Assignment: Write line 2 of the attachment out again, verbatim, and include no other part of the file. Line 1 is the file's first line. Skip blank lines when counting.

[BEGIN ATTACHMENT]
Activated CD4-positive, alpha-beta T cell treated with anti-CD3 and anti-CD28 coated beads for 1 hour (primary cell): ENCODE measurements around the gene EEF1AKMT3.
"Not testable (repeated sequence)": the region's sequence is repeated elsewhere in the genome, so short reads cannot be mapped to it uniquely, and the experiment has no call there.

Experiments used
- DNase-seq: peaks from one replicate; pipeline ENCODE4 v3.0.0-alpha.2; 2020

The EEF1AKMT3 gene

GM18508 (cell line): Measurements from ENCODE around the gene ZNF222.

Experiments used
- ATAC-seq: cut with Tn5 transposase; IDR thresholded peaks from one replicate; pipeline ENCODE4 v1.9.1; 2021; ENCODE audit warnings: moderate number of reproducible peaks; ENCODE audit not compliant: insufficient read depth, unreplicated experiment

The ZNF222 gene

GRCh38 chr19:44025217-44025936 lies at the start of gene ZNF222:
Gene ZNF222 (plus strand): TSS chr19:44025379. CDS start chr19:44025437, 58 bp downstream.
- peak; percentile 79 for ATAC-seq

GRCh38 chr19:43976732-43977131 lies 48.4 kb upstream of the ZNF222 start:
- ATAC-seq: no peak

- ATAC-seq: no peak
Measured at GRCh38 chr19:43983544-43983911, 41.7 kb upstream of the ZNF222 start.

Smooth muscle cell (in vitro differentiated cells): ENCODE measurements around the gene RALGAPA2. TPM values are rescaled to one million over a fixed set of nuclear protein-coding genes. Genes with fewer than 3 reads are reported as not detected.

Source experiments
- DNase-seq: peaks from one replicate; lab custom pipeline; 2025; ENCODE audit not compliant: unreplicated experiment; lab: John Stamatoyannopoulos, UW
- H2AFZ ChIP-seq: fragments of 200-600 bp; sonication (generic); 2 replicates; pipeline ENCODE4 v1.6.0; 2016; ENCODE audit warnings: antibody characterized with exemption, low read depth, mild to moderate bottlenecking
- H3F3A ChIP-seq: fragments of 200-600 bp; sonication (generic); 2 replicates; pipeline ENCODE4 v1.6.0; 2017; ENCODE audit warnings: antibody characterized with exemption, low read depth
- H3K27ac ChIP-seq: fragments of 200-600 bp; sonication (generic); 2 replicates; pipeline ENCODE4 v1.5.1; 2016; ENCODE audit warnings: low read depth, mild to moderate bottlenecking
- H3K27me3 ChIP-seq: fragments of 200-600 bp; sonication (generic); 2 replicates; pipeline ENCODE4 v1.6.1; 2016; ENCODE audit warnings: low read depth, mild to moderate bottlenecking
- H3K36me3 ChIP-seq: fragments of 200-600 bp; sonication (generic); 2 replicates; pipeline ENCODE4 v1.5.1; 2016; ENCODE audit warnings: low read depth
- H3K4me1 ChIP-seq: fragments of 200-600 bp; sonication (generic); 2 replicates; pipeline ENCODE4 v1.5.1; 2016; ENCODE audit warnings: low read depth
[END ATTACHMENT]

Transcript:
"Not testable (repeated sequence)": the region's sequence is repeated elsewhere in the genome, so short reads cannot be mapped to it uniquely, and the experiment has no call there.